How did you embark on this experiment of living virtuously?
Writing had been my life, but I really veered away for a few years. I went to art school at the University of Utah and I really just did visual art for some time. I was wanting to get back into writing seriously. I wanted to get my path set, like finger exercises for a pianist. I had just run across the autobiography of Benjamin Franklin, something I read probably in junior high. I was paging through it and found his list of 13 virtues. I've done a lot of teaching of writing and I use triggers to get my students free-writing and I'll throw out a trigger or an idea or a word and it will take them in unexpected ways. I thought I'd set up a series of exercises for myself, and that was a good list to start with. The first couple were really easy, and then it got more interesting and deeper. I really started thinking about these virtues because they certainly pay off in every single one of our lives all the time. I didn't start out thinking I was going to write a book—I thought it would be something on the side. But in the end it was quite absorbing.
Were you trying to earn a halo by living virtuously for a year? When Benjamin Franklin started this project, he titled it Virtuous Project for Moral Perfection. Trust me, I never thought I was going for moral perfection. I wanted to pay attention. I wanted to think about how virtues and vices play out in ordinary life. I've never had much truck or interest in righteousness. I think that the really big problems of the world often derive from someone thinking that they have a handle or that they have a corner on virtue or righteousness. Benjamin Franklin's virtues are tolerance, tranquility, moderation, humility, silence, order—they're things that, in the end, are suggesting a way of being like each other, listening to each other, respecting each other.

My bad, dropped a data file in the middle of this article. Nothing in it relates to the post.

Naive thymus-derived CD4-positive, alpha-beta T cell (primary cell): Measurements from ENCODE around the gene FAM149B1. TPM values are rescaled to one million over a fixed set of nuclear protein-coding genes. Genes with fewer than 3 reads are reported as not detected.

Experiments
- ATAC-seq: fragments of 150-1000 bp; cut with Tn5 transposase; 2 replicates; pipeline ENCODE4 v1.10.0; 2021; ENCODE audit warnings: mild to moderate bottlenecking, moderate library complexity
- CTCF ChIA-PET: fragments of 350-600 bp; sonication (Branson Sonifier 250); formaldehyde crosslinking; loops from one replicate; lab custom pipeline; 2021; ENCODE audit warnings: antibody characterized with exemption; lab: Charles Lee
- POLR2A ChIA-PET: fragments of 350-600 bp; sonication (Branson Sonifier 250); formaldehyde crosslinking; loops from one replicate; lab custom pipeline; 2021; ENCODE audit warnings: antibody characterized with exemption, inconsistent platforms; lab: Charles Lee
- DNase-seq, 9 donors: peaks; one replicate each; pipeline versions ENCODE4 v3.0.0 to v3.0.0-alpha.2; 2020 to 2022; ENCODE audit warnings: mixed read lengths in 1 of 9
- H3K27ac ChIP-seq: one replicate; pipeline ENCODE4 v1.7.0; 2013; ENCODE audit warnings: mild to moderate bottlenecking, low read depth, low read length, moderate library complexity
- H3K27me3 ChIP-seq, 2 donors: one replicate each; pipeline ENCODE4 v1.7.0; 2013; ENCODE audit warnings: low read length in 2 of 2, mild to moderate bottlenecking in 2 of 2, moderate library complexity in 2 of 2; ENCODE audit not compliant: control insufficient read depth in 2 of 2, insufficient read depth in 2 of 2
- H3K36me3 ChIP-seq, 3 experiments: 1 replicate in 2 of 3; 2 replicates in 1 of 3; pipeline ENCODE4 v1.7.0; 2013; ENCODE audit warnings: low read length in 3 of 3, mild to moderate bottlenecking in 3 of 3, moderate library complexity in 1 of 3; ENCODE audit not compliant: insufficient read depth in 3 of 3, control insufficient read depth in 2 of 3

How do you suggest readers begin their journey to living virtuously?
I think many of us in our daily interactions will come back from an interaction that didn't go as well as we wish it had. Maybe we got short with our daughter, or a telemarketer called and we sounded so incredibly rude, or a misunderstanding with a friend. Those are real opportunities to get quiet, to ask ourselves what happened, why did we respond in that way, is that the core of the relationship that we want to have with this person, how do we repair it if we have damaged it or if we have in turn felt damaged?
We certainly see things play out on a huge stage, like scandals in Washington and the implosion of economic system and the extraordinary improprieties that were done on the highest level of finance that led to that, but virtue and vice play out in our lives in the most intimate, close ways.
Think about the Shakespearean tragedy King Lear. He didn't commit genocide, he wasn't a murderer. He was hungry for flattery from his daughters, he wouldn't listen to his best friend—these are things that happen over our dinner table every single night. That, to me, is the place where you start to look at virtue and vice. It's really easy to look at the world stage and judge, but I think a really good place to start is over the dinner table with that conversation that maybe didn't go very well.